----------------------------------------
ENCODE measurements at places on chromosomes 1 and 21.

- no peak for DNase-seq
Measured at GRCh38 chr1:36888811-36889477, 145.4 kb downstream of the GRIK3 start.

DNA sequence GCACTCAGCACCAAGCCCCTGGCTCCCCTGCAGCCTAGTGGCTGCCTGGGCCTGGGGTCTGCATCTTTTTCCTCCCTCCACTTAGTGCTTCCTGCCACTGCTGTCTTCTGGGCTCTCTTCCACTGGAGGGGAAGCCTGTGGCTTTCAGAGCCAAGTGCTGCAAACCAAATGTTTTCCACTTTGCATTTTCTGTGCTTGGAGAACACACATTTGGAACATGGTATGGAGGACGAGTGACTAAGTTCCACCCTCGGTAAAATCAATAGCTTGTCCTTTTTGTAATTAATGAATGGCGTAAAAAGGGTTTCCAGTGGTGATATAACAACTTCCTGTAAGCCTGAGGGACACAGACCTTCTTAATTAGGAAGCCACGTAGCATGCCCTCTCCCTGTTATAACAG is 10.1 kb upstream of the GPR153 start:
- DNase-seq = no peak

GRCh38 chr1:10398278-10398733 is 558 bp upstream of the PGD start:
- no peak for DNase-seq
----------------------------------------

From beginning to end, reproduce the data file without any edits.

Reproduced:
ENCODE measurements at places on chromosomes 1 and 21.

- no peak for DNase-seq
Measured at GRCh38 chr1:36888811-36889477, 145.4 kb downstream of the GRIK3 start.

DNA sequence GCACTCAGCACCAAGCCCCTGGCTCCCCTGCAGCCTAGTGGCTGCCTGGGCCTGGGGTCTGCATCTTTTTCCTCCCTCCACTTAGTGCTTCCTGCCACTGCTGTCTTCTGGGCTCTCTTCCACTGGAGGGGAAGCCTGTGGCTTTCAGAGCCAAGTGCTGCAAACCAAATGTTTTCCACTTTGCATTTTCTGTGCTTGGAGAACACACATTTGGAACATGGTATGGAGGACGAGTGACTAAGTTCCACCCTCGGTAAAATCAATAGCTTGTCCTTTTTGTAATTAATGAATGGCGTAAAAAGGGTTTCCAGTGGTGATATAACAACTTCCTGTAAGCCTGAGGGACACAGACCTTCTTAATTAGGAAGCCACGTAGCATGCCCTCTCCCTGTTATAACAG is 10.1 kb upstream of the GPR153 start:
- DNase-seq = no peak

GRCh38 chr1:10398278-10398733 is 558 bp upstream of the PGD start:
- no peak for DNase-seq